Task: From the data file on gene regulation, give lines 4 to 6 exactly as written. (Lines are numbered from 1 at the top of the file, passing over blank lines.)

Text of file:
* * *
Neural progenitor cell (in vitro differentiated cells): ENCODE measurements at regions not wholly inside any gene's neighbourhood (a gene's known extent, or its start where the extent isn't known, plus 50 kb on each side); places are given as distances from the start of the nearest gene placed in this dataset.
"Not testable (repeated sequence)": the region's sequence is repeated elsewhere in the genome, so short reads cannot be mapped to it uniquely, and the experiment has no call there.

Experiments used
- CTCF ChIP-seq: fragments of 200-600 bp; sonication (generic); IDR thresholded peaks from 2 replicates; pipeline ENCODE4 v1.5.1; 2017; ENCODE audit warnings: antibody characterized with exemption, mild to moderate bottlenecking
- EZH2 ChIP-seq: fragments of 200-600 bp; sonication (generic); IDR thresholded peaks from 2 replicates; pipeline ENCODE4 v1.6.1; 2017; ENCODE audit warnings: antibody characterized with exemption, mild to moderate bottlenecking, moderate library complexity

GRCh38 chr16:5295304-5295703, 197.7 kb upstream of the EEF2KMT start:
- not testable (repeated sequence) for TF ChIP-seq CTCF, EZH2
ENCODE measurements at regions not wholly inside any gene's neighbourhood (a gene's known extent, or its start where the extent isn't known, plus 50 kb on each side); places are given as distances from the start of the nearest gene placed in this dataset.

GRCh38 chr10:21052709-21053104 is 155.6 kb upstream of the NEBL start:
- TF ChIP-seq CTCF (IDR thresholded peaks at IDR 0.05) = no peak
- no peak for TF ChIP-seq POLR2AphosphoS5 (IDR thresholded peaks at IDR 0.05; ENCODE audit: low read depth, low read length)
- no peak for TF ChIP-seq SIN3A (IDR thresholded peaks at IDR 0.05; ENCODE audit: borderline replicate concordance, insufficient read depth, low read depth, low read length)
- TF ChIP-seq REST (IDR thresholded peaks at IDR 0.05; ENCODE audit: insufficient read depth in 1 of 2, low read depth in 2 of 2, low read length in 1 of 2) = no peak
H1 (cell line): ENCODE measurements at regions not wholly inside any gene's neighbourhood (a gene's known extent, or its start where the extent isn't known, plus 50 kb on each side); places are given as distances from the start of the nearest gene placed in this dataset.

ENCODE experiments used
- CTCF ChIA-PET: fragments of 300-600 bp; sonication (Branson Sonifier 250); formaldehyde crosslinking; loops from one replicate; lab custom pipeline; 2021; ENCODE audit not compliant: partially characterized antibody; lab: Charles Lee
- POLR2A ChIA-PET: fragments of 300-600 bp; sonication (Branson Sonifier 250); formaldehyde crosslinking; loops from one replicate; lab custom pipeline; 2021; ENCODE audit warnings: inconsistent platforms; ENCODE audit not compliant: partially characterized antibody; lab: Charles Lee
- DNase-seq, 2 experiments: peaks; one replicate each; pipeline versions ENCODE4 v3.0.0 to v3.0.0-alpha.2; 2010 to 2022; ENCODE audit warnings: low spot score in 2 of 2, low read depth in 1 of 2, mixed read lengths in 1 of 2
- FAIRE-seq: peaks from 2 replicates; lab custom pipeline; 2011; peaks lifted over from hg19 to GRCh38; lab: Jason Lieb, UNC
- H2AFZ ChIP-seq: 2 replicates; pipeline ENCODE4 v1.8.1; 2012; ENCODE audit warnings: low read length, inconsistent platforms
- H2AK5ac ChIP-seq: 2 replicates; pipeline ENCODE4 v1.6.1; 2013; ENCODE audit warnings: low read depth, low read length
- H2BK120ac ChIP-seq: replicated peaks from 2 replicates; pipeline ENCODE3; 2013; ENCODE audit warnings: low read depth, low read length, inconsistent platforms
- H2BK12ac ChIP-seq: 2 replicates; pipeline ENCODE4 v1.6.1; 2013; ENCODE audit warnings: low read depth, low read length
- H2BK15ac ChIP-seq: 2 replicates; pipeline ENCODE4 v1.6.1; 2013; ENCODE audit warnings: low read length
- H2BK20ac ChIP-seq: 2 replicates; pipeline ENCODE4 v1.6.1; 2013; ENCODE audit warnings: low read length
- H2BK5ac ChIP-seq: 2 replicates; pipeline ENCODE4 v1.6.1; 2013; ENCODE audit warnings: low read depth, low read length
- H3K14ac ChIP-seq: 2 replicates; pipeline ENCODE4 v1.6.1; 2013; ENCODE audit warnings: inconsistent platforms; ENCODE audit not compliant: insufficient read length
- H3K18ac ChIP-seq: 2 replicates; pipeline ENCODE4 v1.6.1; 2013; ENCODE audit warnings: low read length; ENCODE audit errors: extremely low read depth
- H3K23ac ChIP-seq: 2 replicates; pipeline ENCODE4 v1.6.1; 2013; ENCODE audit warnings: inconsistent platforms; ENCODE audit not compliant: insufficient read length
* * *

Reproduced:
- CTCF ChIP-seq: fragments of 200-600 bp; sonication (generic); IDR thresholded peaks from 2 replicates; pipeline ENCODE4 v1.5.1; 2017; ENCODE audit warnings: antibody characterized with exemption, mild to moderate bottlenecking
- EZH2 ChIP-seq: fragments of 200-600 bp; sonication (generic); IDR thresholded peaks from 2 replicates; pipeline ENCODE4 v1.6.1; 2017; ENCODE audit warnings: antibody characterized with exemption, mild to moderate bottlenecking, moderate library complexity

GRCh38 chr16:5295304-5295703, 197.7 kb upstream of the EEF2KMT start: